Surprisingly, I didn’t flee the hollow until I had to. Our third child, a son I named Lane Byron, was six weeks old when the casing on our water well gave out. Tap water was tainted with dirt, grass, and no doubt dung from the cattle grazing above the well head. I had our kitchen water tested, and the result came back as “not potable”. I showed Jim the test and begged for bottled water. at least for the baby. His response: “The God damned little fucking son of a bitch can drink it if I can.” The next day I took the children and left__finally. A local garment factory hired me to sew darts in women’s blouses. Lane was only two months old when I started work, and I ran home during lunch every day to nurse him. It’s a marvel that my milk didn’t curdle.

What surprised me, when I got the call that confirmed Jim’s passing, was that I felt no satisfaction in having out-lived him. What came back to me clear as sieved honey was the sweet quiet times we had shared before he was maimed and began his radical disintegration of personality. I had so appreciated his honest persona after a miserable year of putting up with arrogant Carnegie Tech engineering freshmen. Their idea of conversation was to compare the relative merits of each other’s slide rules. “Longest” won every time. I had discovered the advantage of using a round rule, a device that speeds calculation since each step need not be re-set before performing the next one, but they laughed at my silly round rule. It was a phallic issue; I lost. No wonder Jim, a handsome, sweet, down-to-earth farm boy, looked good to me that golden summer of 1955. On a high school vacation, I had been visiting a neighboring farm owned by my step-Aunt Winnie, and had made some nice memories with the farm-boy who lived across the river and through the woods. Halfway through my first year at Carnegie Tech, my father had gone bankrupt, and I completed the year by re-upping for the debt myself. My step-mother filed for divorce, and Daddy was staying in a serial progression of motel rooms, so I had no-where to go. I crawled to Aunt Winnie’s West Virginia farm, to clean house, cook, milk cows, and make commercial butter in the mornings; I learned to drive tractor, cut, tead, rake, bale hay, and work the garden in the afternoons. Evenings were for reading and writing letters to Jim. Ever since that memorable summer vacation, Jim and I had corresponded. When, months after his accident he proposed from Portsmouth Naval Hospital by air mail, I accepted. How could I say no?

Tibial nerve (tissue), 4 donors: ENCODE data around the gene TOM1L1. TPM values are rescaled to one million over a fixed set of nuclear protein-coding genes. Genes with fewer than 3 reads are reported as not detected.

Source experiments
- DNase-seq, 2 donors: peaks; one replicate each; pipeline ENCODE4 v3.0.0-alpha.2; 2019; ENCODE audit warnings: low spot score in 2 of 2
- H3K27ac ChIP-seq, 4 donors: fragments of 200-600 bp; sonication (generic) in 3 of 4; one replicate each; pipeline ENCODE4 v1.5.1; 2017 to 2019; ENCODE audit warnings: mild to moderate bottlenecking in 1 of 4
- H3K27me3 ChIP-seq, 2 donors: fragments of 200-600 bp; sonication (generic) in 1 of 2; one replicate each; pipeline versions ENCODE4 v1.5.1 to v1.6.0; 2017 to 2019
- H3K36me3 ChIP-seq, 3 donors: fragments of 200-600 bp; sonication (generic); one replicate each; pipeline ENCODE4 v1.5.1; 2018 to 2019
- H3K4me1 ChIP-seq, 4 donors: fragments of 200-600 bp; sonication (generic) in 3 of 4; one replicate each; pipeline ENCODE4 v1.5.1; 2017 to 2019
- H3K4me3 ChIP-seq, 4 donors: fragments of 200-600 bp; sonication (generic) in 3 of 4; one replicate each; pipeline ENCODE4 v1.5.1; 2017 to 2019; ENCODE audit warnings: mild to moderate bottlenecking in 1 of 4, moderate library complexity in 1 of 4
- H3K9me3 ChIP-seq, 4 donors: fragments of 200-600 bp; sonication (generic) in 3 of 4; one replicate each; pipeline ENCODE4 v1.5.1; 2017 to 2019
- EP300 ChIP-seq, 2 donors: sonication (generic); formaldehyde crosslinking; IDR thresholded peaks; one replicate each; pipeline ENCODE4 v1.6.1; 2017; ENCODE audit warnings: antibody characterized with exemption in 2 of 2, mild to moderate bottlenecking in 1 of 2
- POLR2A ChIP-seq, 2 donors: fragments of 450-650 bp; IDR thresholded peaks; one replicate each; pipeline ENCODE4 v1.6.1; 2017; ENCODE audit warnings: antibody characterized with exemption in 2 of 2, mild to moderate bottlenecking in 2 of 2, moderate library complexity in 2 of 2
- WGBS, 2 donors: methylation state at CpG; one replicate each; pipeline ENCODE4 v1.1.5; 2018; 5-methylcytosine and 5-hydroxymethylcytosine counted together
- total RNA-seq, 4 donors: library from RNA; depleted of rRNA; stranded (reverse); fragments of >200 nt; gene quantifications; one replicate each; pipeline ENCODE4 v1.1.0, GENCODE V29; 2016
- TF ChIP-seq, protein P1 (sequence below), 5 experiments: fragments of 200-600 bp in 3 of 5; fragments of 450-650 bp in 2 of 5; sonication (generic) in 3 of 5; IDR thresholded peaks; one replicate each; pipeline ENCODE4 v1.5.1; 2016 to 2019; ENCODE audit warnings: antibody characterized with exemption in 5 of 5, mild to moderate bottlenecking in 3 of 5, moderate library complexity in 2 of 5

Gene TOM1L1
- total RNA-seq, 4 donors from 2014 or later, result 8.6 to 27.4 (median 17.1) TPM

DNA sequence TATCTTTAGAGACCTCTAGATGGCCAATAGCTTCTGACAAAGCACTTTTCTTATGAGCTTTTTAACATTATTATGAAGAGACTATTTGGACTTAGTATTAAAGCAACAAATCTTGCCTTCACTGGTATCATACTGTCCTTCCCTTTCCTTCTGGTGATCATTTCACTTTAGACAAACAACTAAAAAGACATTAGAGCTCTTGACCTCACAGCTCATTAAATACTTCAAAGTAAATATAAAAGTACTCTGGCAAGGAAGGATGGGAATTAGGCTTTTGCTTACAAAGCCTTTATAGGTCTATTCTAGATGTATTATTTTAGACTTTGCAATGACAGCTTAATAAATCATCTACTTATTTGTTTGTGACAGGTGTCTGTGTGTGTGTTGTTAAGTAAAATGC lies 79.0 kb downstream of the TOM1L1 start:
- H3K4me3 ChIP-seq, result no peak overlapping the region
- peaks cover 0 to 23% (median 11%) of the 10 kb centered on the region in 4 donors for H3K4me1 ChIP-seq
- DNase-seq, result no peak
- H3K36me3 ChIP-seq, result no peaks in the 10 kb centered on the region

We were a matched pair of walking wounded; he with his amputation rage; me with my disappointment at being forced out of engineering school for lack of funds. It’s amazing we put up with each other for as long as we did.
How could I actually grieve a divorced and adversarial husband after fifty-three bitter years apart? I don’t know the answer, but I did. I gave him my share of tears. As soon as I learned that my first love had passed from my world, all I could remember was how one summer I met a boy, and began to learn what love is all about. It was Jim who died, but I too, watched the images of our early gentle friendship flowing past, recollection of happiness long forgotten. After that last agonal breath, I picture Jim striding purposefully on two good legs toward his own tunnel of light, muttering, “Well, I’ll be god damned and go to hell__’er, make that heaven”!

__Dorothy Jeanette Martin 7/27/2013

Beauty

I forgot to put the tarp away, and morning found a dozen or so little brown birds using it as a bird bath. Last night’s rain had pooled in its folds. For me the big blue tarp had been yesterday’s play, a vehicle for dragging leaves from lawn to curb for city pickup. Now sun’s first rays conspired with daylight’s first cup of brew to warm my hands as the whole happy scene warmed my spirit.

One bird’s coloration set it apart from the others. It was light beige, graduating to a blush of peach that warmed the fat round breast; Colors often visually tease senses other than sight. It fluffed its feathers, a fine adjustment to body temperature. The downy softness mimicked the texture of a Zen watercolor.